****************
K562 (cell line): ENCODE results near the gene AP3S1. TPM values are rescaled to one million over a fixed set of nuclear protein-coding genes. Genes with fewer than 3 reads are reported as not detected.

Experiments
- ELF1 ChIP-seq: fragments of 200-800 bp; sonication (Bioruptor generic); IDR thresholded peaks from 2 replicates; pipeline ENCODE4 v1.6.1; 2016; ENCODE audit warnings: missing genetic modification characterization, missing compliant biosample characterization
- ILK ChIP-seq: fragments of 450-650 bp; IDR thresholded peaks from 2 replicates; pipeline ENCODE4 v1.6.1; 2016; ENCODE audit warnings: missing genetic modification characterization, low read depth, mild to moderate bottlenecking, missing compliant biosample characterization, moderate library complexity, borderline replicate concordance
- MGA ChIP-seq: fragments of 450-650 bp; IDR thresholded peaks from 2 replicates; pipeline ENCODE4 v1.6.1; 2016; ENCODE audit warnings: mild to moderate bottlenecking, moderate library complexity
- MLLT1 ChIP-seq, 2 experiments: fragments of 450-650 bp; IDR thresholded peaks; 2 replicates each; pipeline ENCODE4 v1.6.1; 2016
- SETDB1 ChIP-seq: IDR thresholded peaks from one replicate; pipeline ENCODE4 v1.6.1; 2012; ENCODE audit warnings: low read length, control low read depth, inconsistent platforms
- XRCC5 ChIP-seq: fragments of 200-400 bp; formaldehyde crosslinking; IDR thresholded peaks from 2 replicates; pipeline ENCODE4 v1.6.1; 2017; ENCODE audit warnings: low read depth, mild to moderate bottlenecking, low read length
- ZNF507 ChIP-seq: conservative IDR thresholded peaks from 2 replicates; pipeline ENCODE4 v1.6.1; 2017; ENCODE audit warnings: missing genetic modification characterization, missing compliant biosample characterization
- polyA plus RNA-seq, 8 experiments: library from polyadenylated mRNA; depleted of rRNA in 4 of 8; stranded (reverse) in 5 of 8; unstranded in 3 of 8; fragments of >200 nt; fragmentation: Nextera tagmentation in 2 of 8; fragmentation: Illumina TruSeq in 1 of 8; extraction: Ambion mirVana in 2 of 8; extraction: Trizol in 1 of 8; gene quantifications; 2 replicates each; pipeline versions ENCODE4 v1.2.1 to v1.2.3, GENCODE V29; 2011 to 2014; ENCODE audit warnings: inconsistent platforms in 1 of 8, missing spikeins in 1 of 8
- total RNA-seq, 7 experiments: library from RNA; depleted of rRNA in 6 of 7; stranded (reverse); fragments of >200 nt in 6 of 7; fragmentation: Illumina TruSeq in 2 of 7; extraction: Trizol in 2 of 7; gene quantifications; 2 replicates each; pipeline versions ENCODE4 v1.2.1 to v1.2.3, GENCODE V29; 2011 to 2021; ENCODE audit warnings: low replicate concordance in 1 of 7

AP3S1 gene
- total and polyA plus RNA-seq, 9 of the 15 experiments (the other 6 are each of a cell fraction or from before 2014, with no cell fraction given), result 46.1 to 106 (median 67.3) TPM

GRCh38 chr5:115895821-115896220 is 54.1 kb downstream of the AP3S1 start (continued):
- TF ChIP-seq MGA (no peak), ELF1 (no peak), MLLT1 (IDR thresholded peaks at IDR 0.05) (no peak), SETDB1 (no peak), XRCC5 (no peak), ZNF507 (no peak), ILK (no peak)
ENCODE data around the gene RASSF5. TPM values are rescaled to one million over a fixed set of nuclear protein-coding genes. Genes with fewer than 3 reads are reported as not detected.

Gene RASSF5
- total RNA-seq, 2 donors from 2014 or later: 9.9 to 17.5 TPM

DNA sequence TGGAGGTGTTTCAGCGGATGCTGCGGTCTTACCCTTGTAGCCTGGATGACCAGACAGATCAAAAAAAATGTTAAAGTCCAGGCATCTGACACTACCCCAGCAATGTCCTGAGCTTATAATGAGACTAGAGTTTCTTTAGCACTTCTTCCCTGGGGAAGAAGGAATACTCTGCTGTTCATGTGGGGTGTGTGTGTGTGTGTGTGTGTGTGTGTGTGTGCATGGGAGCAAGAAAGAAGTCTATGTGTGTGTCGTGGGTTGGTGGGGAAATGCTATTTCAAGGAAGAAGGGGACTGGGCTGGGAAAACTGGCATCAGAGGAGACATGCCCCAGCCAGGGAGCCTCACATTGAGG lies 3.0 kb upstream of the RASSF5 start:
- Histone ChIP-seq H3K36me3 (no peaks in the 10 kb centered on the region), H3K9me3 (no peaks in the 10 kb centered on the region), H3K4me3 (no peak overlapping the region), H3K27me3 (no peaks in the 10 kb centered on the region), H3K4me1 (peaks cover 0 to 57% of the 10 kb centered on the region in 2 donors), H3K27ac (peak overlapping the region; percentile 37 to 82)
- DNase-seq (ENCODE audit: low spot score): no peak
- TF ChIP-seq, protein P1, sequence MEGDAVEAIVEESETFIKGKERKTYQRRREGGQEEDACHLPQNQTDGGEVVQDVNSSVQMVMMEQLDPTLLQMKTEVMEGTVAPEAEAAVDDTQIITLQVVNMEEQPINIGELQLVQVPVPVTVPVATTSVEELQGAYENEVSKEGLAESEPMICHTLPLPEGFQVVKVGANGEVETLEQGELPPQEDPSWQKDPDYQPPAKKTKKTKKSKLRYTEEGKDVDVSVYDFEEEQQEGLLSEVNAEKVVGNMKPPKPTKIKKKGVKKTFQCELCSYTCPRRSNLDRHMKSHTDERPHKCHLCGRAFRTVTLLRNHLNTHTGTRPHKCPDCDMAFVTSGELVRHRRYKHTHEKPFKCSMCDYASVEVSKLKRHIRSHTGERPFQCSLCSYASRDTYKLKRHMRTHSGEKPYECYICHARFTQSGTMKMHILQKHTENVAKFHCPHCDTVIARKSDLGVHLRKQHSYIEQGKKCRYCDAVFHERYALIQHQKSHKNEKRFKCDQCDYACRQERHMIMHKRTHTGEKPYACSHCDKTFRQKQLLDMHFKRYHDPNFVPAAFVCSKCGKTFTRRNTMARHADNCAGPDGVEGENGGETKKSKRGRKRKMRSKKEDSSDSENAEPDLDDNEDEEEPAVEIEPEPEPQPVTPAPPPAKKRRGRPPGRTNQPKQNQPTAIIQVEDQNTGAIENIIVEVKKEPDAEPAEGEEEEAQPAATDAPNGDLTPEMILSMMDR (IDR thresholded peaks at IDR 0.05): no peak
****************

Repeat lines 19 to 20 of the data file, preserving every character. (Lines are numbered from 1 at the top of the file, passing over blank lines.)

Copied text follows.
DNA sequence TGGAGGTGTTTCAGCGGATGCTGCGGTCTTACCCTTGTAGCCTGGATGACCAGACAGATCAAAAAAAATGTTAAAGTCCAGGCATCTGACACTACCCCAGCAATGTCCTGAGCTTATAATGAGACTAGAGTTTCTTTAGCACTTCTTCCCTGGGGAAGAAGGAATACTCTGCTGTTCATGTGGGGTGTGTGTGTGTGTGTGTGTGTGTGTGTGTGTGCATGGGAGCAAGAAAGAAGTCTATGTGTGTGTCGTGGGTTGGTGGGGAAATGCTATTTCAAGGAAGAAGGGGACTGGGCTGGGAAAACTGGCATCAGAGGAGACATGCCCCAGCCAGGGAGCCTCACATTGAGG lies 3.0 kb upstream of the RASSF5 start:
- Histone ChIP-seq H3K36me3 (no peaks in the 10 kb centered on the region), H3K9me3 (no peaks in the 10 kb centered on the region), H3K4me3 (no peak overlapping the region), H3K27me3 (no peaks in the 10 kb centered on the region), H3K4me1 (peaks cover 0 to 57% of the 10 kb centered on the region in 2 donors), H3K27ac (peak overlapping the region; percentile 37 to 82)